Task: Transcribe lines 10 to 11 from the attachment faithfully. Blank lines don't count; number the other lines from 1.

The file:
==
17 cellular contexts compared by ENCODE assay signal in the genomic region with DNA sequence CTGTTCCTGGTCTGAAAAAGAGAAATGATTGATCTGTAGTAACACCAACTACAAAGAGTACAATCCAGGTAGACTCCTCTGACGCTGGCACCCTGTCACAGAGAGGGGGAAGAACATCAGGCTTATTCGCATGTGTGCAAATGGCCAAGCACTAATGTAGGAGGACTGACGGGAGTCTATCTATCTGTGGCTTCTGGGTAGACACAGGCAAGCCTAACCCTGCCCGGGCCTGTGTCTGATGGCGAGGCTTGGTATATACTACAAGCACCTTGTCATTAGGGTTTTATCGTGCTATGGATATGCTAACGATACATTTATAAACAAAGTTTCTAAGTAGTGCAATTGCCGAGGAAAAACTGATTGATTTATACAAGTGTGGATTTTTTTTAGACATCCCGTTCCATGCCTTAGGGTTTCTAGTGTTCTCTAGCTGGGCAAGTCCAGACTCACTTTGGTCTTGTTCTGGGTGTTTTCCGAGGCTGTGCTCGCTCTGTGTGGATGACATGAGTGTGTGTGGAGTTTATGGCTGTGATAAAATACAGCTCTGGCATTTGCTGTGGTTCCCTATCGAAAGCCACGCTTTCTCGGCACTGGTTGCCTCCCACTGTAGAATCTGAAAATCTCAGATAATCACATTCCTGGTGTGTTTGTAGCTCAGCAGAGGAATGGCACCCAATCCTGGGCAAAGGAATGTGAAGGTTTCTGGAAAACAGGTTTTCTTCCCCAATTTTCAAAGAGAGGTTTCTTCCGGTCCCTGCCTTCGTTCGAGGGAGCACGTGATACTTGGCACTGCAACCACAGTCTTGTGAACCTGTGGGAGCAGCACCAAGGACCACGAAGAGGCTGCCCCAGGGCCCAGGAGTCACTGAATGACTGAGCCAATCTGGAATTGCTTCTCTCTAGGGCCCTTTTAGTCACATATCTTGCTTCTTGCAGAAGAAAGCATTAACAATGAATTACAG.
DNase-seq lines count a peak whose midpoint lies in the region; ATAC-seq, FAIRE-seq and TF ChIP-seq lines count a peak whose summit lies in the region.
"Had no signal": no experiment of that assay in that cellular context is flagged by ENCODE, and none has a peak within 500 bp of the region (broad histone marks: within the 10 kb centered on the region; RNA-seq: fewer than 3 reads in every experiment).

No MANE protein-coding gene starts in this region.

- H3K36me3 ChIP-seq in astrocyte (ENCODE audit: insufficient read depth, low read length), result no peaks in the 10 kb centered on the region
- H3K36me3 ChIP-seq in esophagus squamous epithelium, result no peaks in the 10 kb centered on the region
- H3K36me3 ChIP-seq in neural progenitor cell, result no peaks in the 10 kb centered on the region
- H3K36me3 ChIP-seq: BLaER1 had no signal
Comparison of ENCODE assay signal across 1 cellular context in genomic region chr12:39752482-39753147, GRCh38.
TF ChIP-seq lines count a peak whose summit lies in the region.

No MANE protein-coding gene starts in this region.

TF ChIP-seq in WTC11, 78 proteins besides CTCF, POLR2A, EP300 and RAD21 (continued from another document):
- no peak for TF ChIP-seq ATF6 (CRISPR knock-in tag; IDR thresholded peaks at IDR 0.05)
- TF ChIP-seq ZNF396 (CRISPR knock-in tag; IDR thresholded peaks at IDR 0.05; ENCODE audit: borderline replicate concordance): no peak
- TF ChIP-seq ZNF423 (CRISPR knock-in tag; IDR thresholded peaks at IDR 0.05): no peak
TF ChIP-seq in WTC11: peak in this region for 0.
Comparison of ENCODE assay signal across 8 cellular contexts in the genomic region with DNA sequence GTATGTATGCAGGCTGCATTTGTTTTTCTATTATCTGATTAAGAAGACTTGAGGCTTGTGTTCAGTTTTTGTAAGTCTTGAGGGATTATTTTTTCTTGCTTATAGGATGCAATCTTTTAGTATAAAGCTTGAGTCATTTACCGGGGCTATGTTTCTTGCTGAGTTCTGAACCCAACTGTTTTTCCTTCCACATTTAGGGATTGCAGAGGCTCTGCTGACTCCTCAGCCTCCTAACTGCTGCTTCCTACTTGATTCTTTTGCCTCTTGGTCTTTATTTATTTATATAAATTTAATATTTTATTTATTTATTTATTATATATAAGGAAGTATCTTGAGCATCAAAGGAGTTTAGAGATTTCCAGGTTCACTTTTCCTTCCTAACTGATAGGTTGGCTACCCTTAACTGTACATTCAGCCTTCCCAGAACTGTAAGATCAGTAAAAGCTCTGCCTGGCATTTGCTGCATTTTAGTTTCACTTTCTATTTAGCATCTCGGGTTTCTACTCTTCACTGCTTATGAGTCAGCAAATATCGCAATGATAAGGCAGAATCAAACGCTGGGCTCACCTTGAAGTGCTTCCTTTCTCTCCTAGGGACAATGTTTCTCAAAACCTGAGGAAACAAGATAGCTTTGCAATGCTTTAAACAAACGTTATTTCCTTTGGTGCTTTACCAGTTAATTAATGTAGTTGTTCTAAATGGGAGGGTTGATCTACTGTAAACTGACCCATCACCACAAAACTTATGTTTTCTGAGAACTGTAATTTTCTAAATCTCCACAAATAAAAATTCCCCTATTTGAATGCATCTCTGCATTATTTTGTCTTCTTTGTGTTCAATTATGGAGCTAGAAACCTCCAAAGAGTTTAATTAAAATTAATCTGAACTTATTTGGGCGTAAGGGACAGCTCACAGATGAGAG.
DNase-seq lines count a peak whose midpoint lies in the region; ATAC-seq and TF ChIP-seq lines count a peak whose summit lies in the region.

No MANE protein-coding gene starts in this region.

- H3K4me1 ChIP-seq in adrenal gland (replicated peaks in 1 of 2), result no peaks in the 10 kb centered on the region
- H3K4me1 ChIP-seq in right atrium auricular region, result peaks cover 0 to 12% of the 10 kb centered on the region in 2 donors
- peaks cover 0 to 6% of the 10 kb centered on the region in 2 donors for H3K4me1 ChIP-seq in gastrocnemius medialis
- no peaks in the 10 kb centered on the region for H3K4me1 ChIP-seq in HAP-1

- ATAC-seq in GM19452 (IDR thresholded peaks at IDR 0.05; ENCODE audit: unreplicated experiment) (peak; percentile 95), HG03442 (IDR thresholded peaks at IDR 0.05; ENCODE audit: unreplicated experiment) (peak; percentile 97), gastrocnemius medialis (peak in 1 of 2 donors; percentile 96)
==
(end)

TF ChIP-seq lines count a peak whose summit lies in the region.

No MANE protein-coding gene starts in this region.